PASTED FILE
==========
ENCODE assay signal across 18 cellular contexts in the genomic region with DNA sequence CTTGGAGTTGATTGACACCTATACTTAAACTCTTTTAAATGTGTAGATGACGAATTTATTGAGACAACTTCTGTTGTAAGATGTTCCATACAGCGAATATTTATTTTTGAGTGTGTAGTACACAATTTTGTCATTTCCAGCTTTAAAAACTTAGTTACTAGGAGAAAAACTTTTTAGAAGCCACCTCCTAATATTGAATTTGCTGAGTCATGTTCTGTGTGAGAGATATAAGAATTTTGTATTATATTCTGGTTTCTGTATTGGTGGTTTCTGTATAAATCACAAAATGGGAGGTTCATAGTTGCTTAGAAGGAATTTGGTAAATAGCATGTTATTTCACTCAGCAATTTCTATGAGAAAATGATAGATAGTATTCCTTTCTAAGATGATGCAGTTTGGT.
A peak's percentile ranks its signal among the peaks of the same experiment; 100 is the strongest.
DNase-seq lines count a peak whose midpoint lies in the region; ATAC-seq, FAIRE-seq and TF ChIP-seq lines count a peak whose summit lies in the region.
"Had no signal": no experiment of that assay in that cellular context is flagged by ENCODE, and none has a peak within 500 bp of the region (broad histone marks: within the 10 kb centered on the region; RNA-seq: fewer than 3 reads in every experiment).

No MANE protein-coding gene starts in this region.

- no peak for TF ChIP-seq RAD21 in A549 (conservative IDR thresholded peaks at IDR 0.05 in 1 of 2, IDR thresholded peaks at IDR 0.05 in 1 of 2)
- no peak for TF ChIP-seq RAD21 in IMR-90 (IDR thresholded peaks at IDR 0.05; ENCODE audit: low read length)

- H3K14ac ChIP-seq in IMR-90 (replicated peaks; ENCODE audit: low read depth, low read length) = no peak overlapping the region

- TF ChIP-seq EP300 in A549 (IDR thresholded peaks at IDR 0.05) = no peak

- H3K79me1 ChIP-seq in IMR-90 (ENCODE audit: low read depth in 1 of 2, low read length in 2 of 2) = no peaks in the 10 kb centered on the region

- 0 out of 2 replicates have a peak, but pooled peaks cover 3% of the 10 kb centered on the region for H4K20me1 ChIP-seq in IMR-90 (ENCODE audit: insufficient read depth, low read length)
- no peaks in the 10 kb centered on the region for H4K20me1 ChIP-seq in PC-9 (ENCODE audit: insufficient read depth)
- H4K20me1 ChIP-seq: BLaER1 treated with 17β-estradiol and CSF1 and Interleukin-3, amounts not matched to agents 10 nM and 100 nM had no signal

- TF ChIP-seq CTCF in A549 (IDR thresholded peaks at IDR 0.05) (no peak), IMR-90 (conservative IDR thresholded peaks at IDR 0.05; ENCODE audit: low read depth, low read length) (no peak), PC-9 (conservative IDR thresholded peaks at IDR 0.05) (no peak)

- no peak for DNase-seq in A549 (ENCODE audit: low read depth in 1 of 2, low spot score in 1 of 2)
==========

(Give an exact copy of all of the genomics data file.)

ENCODE assay signal across 18 cellular contexts in the genomic region with DNA sequence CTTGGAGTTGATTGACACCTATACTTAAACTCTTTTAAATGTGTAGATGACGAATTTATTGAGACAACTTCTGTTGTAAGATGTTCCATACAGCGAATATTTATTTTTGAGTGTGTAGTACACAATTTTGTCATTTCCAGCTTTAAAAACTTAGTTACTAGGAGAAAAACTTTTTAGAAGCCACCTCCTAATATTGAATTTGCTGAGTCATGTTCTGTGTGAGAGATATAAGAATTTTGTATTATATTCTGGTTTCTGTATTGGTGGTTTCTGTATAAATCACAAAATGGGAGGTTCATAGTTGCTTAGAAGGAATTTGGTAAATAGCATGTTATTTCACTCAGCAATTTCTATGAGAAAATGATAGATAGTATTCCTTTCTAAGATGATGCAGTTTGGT.
A peak's percentile ranks its signal among the peaks of the same experiment; 100 is the strongest.
DNase-seq lines count a peak whose midpoint lies in the region; ATAC-seq, FAIRE-seq and TF ChIP-seq lines count a peak whose summit lies in the region.
"Had no signal": no experiment of that assay in that cellular context is flagged by ENCODE, and none has a peak within 500 bp of the region (broad histone marks: within the 10 kb centered on the region; RNA-seq: fewer than 3 reads in every experiment).

No MANE protein-coding gene starts in this region.

- no peak for TF ChIP-seq RAD21 in A549 (conservative IDR thresholded peaks at IDR 0.05 in 1 of 2, IDR thresholded peaks at IDR 0.05 in 1 of 2)
- no peak for TF ChIP-seq RAD21 in IMR-90 (IDR thresholded peaks at IDR 0.05; ENCODE audit: low read length)

- H3K14ac ChIP-seq in IMR-90 (replicated peaks; ENCODE audit: low read depth, low read length) = no peak overlapping the region

- TF ChIP-seq EP300 in A549 (IDR thresholded peaks at IDR 0.05) = no peak

- H3K79me1 ChIP-seq in IMR-90 (ENCODE audit: low read depth in 1 of 2, low read length in 2 of 2) = no peaks in the 10 kb centered on the region

- 0 out of 2 replicates have a peak, but pooled peaks cover 3% of the 10 kb centered on the region for H4K20me1 ChIP-seq in IMR-90 (ENCODE audit: insufficient read depth, low read length)
- no peaks in the 10 kb centered on the region for H4K20me1 ChIP-seq in PC-9 (ENCODE audit: insufficient read depth)
- H4K20me1 ChIP-seq: BLaER1 treated with 17β-estradiol and CSF1 and Interleukin-3, amounts not matched to agents 10 nM and 100 nM had no signal

- TF ChIP-seq CTCF in A549 (IDR thresholded peaks at IDR 0.05) (no peak), IMR-90 (conservative IDR thresholded peaks at IDR 0.05; ENCODE audit: low read depth, low read length) (no peak), PC-9 (conservative IDR thresholded peaks at IDR 0.05) (no peak)

- no peak for DNase-seq in A549 (ENCODE audit: low read depth in 1 of 2, low spot score in 1 of 2)